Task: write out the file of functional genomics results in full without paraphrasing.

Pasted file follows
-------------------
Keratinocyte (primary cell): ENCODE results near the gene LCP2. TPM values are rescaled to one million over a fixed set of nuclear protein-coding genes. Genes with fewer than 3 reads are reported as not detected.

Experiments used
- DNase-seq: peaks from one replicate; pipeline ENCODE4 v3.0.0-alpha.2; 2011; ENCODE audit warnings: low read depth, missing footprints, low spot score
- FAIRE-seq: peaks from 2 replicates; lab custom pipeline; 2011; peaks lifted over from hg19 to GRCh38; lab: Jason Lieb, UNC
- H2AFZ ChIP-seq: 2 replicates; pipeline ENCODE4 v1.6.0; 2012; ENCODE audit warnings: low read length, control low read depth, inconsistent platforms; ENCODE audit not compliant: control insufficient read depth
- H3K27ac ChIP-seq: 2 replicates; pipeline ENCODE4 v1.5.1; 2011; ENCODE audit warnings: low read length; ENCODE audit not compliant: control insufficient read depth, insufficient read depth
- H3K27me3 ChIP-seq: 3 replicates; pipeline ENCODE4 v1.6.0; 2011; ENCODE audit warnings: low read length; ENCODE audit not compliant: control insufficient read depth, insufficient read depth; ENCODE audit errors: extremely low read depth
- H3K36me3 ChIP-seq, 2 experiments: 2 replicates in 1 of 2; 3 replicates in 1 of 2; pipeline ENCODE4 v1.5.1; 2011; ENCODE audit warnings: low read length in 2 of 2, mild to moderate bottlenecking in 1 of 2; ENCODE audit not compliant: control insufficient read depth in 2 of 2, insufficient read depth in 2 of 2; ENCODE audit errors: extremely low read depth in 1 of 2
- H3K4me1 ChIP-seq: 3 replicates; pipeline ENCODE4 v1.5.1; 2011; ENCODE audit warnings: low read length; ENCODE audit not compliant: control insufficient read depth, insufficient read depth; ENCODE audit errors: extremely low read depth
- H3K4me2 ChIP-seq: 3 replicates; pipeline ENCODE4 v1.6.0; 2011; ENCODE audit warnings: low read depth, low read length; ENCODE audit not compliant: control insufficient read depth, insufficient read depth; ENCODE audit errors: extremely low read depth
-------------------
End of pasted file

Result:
Keratinocyte (primary cell): ENCODE results near the gene LCP2. TPM values are rescaled to one million over a fixed set of nuclear protein-coding genes. Genes with fewer than 3 reads are reported as not detected.

Experiments used
- DNase-seq: peaks from one replicate; pipeline ENCODE4 v3.0.0-alpha.2; 2011; ENCODE audit warnings: low read depth, missing footprints, low spot score
- FAIRE-seq: peaks from 2 replicates; lab custom pipeline; 2011; peaks lifted over from hg19 to GRCh38; lab: Jason Lieb, UNC
- H2AFZ ChIP-seq: 2 replicates; pipeline ENCODE4 v1.6.0; 2012; ENCODE audit warnings: low read length, control low read depth, inconsistent platforms; ENCODE audit not compliant: control insufficient read depth
- H3K27ac ChIP-seq: 2 replicates; pipeline ENCODE4 v1.5.1; 2011; ENCODE audit warnings: low read length; ENCODE audit not compliant: control insufficient read depth, insufficient read depth
- H3K27me3 ChIP-seq: 3 replicates; pipeline ENCODE4 v1.6.0; 2011; ENCODE audit warnings: low read length; ENCODE audit not compliant: control insufficient read depth, insufficient read depth; ENCODE audit errors: extremely low read depth
- H3K36me3 ChIP-seq, 2 experiments: 2 replicates in 1 of 2; 3 replicates in 1 of 2; pipeline ENCODE4 v1.5.1; 2011; ENCODE audit warnings: low read length in 2 of 2, mild to moderate bottlenecking in 1 of 2; ENCODE audit not compliant: control insufficient read depth in 2 of 2, insufficient read depth in 2 of 2; ENCODE audit errors: extremely low read depth in 1 of 2
- H3K4me1 ChIP-seq: 3 replicates; pipeline ENCODE4 v1.5.1; 2011; ENCODE audit warnings: low read length; ENCODE audit not compliant: control insufficient read depth, insufficient read depth; ENCODE audit errors: extremely low read depth
- H3K4me2 ChIP-seq: 3 replicates; pipeline ENCODE4 v1.6.0; 2011; ENCODE audit warnings: low read depth, low read length; ENCODE audit not compliant: control insufficient read depth, insufficient read depth; ENCODE audit errors: extremely low read depth